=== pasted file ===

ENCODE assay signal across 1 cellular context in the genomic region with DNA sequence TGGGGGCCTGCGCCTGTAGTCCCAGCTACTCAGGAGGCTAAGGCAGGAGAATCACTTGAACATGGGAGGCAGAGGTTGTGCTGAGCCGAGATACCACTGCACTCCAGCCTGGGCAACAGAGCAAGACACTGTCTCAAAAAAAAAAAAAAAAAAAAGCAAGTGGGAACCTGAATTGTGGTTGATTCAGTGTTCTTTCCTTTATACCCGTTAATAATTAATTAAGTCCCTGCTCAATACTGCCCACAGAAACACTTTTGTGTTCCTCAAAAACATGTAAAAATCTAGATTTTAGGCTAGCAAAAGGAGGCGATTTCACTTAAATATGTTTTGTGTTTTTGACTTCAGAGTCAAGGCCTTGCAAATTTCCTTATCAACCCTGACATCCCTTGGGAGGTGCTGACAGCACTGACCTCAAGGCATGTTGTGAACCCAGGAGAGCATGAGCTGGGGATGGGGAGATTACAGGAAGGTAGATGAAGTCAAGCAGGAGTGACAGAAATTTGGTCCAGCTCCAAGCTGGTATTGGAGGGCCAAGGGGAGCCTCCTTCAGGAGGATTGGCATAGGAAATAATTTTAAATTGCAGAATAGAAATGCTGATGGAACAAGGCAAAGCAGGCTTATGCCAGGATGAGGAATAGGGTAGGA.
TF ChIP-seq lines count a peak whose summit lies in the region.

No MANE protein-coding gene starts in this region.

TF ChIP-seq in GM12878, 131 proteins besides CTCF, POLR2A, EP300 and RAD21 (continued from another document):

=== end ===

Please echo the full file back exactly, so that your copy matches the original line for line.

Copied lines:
ENCODE assay signal across 1 cellular context in the genomic region with DNA sequence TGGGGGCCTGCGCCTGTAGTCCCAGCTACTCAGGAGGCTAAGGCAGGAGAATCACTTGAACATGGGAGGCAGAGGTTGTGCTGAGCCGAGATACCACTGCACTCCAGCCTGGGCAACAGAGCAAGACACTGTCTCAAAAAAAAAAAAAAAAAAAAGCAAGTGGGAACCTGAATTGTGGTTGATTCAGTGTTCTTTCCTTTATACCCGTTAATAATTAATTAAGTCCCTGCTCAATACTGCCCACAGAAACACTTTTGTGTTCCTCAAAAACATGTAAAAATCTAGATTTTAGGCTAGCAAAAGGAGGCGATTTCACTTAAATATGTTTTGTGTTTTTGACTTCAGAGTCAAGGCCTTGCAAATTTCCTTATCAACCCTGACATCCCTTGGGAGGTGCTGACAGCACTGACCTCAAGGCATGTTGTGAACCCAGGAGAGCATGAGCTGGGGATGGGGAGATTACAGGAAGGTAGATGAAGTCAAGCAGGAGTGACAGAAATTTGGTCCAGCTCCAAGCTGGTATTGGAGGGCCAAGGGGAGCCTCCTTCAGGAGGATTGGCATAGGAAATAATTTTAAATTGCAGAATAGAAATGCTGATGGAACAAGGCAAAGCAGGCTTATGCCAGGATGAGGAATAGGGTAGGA.
TF ChIP-seq lines count a peak whose summit lies in the region.

No MANE protein-coding gene starts in this region.

TF ChIP-seq in GM12878, 131 proteins besides CTCF, POLR2A, EP300 and RAD21 (continued from another document):